Festival officials onstage with Wiarton Willie in his glass cage.
Hundreds gather in Wiarton every Groundhog Day for Willie’s annual weather prognostication.

* 1897 – Clara Brett Martin first woman barrister in the British Empire.

Clara Brett Martin – lawyer, born January 25, 1874, in Toronto, Ontario; died there October 30, 1923. Martin entered Trinity College in 1888; 1890 graduated with a Bachelor of Arts in Mathematics at age sixteen. In 1891she submitted a petition to the Law Society of Upper Canada to permit her to become a student member, a prerequisite to articling as a clerk, attending lectures and sitting the exams required to receive a certificate of fitness to practice as a solicitor. She was rejected by the Law Society after contentious debate. W.D. Balfour sponsored a bill that provided that the word “person” in the Law Society’s statute should be interpreted to include females as well as males. Martin’s cause was also supported by prominent women of the day including Emily Stowe and Lady Aberdeen. With the support of Premier Oliver Mowat, legislation was passed on April 13, 1892, permitting the admission of women as solicitors.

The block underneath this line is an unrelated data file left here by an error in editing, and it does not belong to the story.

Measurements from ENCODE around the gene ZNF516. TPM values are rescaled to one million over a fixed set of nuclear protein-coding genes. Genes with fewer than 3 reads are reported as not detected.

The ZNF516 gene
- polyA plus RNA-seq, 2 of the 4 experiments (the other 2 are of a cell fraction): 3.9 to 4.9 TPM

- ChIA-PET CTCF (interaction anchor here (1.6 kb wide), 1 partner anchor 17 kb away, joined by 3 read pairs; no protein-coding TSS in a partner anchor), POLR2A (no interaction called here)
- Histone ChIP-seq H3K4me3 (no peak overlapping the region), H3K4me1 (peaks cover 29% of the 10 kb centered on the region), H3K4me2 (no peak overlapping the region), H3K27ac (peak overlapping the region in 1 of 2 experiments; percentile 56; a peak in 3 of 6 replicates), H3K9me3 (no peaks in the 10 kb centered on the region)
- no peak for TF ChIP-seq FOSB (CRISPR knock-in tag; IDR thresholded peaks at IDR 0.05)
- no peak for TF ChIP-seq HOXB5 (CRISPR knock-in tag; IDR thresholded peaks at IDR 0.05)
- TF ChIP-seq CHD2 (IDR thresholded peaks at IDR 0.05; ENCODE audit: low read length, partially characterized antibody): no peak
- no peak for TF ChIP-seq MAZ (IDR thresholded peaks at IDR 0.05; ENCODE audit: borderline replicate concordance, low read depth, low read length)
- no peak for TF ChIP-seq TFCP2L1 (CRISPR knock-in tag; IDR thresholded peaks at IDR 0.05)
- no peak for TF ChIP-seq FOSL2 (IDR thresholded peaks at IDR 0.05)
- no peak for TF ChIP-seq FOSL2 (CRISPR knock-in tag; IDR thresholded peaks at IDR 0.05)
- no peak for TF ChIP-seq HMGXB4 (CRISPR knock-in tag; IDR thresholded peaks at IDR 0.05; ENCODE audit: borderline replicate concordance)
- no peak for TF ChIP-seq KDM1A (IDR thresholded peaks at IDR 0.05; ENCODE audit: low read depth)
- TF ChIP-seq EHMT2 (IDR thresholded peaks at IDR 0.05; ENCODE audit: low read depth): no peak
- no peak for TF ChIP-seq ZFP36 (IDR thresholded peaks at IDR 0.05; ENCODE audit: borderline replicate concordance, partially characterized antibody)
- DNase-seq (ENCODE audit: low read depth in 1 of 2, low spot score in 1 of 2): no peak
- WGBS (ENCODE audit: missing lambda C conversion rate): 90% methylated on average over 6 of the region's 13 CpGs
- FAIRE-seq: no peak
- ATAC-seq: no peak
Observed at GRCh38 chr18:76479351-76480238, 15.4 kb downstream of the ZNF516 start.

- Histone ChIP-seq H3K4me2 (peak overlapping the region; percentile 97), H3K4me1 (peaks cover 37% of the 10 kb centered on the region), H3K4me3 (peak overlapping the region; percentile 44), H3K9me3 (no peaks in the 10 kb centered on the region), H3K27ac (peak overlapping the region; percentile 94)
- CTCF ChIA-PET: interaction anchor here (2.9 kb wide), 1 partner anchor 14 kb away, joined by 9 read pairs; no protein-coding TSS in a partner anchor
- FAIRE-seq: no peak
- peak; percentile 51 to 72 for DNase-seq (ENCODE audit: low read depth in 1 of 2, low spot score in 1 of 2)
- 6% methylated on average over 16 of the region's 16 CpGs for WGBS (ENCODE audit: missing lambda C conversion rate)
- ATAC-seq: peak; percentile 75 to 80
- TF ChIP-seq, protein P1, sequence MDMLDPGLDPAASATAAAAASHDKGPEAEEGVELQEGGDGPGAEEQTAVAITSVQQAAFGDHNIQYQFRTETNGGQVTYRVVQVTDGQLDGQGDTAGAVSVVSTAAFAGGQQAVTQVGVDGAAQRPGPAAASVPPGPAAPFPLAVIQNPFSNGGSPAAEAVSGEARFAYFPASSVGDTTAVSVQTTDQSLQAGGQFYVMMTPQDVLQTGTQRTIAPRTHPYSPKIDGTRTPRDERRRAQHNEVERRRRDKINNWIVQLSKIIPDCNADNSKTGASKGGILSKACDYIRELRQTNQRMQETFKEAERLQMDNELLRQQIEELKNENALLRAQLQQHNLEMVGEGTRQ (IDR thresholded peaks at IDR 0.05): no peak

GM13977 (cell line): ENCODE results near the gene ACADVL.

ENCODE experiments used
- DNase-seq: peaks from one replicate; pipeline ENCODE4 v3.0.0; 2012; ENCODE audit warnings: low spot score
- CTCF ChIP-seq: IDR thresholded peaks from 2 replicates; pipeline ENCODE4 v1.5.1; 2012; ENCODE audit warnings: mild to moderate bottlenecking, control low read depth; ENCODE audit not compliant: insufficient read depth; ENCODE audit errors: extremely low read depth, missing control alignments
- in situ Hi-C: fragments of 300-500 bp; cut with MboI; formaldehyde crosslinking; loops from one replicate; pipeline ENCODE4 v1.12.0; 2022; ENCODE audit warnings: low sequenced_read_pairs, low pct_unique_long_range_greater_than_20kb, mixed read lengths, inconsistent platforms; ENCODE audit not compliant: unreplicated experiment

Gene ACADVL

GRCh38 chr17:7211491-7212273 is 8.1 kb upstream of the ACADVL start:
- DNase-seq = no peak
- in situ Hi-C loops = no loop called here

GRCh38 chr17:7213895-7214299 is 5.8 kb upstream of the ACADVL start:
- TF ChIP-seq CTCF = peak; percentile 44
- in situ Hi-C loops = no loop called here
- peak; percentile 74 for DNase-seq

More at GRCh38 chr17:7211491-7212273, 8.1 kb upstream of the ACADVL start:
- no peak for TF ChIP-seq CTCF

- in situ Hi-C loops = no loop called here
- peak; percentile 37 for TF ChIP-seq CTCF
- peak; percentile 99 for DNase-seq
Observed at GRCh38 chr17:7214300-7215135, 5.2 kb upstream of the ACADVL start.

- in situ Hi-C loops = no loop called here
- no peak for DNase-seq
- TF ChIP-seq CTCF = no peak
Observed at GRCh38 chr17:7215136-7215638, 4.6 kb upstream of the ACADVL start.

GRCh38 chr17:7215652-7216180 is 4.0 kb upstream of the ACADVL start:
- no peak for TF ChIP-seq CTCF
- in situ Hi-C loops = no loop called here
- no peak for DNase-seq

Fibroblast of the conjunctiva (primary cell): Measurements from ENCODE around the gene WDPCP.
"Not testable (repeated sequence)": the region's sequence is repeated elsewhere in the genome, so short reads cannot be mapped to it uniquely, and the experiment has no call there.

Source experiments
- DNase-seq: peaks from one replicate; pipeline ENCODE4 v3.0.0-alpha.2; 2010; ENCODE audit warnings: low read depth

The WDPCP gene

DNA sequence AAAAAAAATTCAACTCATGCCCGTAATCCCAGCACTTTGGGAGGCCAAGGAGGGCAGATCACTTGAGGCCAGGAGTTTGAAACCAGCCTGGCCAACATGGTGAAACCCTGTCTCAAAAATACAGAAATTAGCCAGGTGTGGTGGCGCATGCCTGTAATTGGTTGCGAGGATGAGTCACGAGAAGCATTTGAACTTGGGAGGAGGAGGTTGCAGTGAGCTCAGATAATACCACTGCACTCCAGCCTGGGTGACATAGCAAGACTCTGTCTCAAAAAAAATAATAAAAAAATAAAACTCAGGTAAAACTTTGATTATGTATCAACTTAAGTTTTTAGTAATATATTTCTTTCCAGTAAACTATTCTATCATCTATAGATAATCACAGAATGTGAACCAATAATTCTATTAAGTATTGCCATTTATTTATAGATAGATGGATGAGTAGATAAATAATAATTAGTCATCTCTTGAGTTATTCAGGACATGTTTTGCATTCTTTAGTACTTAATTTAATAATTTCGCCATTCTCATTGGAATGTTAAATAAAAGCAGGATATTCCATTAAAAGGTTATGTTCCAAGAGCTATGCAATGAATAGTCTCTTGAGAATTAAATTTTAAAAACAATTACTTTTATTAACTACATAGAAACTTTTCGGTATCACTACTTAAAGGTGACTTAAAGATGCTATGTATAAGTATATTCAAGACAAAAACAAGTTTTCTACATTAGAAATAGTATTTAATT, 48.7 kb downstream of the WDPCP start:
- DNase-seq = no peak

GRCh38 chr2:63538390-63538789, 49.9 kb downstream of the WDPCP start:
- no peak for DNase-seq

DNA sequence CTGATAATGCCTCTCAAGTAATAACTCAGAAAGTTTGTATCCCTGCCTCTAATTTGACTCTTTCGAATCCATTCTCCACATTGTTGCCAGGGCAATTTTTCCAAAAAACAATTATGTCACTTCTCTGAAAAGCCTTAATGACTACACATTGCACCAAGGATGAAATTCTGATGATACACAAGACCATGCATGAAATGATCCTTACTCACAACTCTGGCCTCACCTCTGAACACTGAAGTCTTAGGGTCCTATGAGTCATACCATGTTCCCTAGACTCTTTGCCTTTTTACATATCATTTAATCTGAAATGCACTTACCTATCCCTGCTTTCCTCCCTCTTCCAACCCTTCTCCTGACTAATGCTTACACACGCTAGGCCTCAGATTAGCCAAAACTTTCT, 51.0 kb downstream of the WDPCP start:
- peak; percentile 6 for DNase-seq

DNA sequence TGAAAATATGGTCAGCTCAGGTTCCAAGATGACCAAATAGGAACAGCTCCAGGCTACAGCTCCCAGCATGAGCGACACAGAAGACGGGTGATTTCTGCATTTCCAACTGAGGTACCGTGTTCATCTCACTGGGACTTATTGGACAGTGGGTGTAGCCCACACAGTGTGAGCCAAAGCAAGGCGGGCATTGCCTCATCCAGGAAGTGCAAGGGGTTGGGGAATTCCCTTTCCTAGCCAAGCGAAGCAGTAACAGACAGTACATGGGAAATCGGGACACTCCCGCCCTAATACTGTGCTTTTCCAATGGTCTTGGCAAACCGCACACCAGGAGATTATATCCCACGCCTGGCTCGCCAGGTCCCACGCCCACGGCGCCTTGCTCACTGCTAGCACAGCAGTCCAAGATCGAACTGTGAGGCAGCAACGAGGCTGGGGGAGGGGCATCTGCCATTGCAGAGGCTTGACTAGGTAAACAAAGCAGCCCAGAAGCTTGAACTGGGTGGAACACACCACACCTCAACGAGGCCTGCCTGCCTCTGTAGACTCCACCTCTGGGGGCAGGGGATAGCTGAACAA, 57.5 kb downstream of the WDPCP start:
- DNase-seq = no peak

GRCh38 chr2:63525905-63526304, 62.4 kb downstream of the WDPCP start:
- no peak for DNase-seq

On February 2, 1897, Martin was called to the Ontario bar, becoming the first woman admitted to the practice of law in the British Empire. Women could still not be voters, legislators, coroners, magistrates, judges or jurors. They were visible in the courts as litigants, witnesses & accused persons. In 1920 Martin ran for Toronto City Council in Ward 2 but was defeated; In 1989, the Ontario government announced that Martin was to be honored by having the building housing the Ministry of the Attorney General named after her.

Clara Brett Martin Clara Brett Martin 1899 University of Toronto Faculty of Law
Clara Brett Martin Clara Brett Martin 1899 University of Toronto Faculty of Law (Alchetron)

* 1848 Treaty of Guadalupe Hidalgo is signed.